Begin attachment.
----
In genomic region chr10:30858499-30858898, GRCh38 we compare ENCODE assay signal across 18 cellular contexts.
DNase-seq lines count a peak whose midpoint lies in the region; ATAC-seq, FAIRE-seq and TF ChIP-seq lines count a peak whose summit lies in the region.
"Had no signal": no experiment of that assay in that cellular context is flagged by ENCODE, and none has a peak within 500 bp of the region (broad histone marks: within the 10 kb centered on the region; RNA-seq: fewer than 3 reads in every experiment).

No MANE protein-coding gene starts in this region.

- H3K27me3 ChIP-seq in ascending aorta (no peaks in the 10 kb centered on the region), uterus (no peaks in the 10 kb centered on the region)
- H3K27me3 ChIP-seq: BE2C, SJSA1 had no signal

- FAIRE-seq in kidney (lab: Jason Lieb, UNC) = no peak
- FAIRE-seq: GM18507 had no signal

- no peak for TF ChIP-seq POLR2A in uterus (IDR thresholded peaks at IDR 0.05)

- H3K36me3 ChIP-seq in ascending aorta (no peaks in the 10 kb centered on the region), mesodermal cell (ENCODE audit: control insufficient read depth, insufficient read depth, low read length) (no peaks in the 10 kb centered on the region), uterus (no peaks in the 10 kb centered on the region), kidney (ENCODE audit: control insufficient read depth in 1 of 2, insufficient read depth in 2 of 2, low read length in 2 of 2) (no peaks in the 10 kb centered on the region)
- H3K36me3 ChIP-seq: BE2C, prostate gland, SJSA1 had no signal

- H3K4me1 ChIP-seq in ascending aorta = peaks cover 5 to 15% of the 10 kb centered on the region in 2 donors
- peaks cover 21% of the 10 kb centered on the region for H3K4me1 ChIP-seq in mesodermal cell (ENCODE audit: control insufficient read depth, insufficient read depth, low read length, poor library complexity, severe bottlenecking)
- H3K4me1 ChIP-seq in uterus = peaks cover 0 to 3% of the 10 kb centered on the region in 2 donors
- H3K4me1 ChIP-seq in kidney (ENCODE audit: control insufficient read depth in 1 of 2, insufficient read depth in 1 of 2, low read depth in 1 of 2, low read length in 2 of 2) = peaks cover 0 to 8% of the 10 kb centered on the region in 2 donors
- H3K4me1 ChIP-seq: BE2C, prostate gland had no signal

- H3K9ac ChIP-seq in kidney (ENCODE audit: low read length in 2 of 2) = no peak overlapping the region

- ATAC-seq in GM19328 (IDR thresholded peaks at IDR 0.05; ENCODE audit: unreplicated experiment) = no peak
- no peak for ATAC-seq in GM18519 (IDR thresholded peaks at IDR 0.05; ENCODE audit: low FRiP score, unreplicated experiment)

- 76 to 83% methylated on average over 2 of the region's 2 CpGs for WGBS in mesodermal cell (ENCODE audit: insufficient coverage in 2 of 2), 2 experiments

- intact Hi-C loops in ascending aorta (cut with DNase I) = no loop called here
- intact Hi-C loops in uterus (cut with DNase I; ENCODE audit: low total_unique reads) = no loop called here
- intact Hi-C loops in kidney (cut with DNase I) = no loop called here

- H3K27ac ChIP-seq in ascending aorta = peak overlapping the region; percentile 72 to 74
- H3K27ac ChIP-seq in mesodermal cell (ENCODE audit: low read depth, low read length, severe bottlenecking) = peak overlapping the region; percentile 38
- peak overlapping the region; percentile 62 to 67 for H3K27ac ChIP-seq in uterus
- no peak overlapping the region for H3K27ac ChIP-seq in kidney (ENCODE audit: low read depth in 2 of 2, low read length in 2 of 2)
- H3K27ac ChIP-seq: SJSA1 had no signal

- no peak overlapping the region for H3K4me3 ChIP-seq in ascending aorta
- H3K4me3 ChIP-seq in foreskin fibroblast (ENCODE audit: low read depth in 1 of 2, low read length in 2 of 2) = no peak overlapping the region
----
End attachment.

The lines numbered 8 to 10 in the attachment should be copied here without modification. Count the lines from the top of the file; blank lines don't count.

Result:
- FAIRE-seq: GM18507 had no signal

- no peak for TF ChIP-seq POLR2A in uterus (IDR thresholded peaks at IDR 0.05)

- H3K36me3 ChIP-seq in ascending aorta (no peaks in the 10 kb centered on the region), mesodermal cell (ENCODE audit: control insufficient read depth, insufficient read depth, low read length) (no peaks in the 10 kb centered on the region), uterus (no peaks in the 10 kb centered on the region), kidney (ENCODE audit: control insufficient read depth in 1 of 2, insufficient read depth in 2 of 2, low read length in 2 of 2) (no peaks in the 10 kb centered on the region)